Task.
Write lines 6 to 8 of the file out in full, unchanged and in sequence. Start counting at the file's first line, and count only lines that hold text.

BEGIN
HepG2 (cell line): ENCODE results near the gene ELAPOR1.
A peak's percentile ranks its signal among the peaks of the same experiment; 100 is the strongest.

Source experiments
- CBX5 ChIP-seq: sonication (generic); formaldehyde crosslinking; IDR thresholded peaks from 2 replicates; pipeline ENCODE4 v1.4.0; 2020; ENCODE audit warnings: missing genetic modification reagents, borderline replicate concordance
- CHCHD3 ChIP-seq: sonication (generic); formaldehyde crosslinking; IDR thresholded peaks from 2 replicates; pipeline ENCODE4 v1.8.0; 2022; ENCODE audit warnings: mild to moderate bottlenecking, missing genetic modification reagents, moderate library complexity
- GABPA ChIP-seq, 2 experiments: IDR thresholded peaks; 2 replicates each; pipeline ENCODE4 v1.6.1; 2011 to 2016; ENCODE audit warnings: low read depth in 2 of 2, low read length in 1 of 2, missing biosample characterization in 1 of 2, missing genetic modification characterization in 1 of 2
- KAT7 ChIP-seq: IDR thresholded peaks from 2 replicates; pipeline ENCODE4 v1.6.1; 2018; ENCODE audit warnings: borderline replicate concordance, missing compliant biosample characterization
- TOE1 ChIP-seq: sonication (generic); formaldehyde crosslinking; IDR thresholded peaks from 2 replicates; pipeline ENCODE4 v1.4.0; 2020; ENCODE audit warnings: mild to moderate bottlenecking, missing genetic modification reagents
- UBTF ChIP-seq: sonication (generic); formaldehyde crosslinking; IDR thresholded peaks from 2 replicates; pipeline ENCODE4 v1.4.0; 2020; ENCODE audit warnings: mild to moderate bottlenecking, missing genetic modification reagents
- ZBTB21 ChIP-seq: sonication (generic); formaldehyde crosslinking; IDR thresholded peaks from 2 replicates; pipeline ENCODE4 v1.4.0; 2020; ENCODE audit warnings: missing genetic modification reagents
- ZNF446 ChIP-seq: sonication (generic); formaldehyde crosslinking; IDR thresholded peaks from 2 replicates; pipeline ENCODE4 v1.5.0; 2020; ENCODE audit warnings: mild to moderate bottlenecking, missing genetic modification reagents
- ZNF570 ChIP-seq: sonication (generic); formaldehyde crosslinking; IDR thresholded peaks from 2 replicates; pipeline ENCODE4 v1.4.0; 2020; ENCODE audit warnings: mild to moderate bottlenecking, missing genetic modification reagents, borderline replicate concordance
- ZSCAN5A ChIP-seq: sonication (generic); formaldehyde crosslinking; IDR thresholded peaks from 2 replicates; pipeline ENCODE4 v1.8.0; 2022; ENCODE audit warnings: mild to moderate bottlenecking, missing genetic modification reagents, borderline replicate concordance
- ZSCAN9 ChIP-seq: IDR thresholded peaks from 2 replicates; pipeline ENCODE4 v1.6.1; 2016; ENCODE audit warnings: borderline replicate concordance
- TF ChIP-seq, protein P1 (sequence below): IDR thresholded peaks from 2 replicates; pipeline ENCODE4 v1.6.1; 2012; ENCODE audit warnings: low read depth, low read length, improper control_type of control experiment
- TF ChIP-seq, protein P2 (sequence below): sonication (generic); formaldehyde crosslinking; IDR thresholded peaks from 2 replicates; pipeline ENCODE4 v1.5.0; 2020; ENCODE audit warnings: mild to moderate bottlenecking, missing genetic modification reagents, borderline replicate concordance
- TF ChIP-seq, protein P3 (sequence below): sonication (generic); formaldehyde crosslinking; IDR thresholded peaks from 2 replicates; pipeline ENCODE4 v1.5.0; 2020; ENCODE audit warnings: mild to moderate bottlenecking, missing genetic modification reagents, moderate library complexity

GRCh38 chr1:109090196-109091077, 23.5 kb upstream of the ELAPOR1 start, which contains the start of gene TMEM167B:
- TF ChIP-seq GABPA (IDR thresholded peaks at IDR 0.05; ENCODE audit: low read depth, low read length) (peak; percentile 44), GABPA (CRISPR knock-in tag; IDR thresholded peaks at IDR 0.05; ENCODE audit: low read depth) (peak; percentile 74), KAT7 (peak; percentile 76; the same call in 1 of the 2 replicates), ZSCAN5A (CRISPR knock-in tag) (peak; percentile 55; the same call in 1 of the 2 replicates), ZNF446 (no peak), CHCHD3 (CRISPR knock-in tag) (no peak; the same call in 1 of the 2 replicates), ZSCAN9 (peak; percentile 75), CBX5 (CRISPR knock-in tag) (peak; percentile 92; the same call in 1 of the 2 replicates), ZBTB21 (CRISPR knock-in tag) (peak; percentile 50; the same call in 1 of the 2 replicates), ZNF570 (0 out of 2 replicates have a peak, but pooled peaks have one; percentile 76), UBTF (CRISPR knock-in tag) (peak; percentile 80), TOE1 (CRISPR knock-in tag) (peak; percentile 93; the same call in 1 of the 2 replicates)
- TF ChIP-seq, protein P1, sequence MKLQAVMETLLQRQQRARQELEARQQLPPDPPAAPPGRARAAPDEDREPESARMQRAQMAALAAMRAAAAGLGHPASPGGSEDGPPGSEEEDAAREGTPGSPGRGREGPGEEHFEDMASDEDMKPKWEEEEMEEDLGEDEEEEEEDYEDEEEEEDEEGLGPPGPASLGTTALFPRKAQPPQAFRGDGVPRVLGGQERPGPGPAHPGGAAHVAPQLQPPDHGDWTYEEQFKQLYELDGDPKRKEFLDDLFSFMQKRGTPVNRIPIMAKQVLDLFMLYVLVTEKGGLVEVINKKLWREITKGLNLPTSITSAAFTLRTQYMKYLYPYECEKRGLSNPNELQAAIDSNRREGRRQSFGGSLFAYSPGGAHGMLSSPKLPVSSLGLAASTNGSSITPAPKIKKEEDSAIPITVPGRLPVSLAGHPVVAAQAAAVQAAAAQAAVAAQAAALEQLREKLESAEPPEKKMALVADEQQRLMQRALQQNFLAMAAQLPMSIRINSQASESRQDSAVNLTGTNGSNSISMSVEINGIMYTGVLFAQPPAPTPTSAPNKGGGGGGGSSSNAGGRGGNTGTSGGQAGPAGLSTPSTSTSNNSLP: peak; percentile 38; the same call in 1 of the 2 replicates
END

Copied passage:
- GABPA ChIP-seq, 2 experiments: IDR thresholded peaks; 2 replicates each; pipeline ENCODE4 v1.6.1; 2011 to 2016; ENCODE audit warnings: low read depth in 2 of 2, low read length in 1 of 2, missing biosample characterization in 1 of 2, missing genetic modification characterization in 1 of 2
- KAT7 ChIP-seq: IDR thresholded peaks from 2 replicates; pipeline ENCODE4 v1.6.1; 2018; ENCODE audit warnings: borderline replicate concordance, missing compliant biosample characterization
- TOE1 ChIP-seq: sonication (generic); formaldehyde crosslinking; IDR thresholded peaks from 2 replicates; pipeline ENCODE4 v1.4.0; 2020; ENCODE audit warnings: mild to moderate bottlenecking, missing genetic modification reagents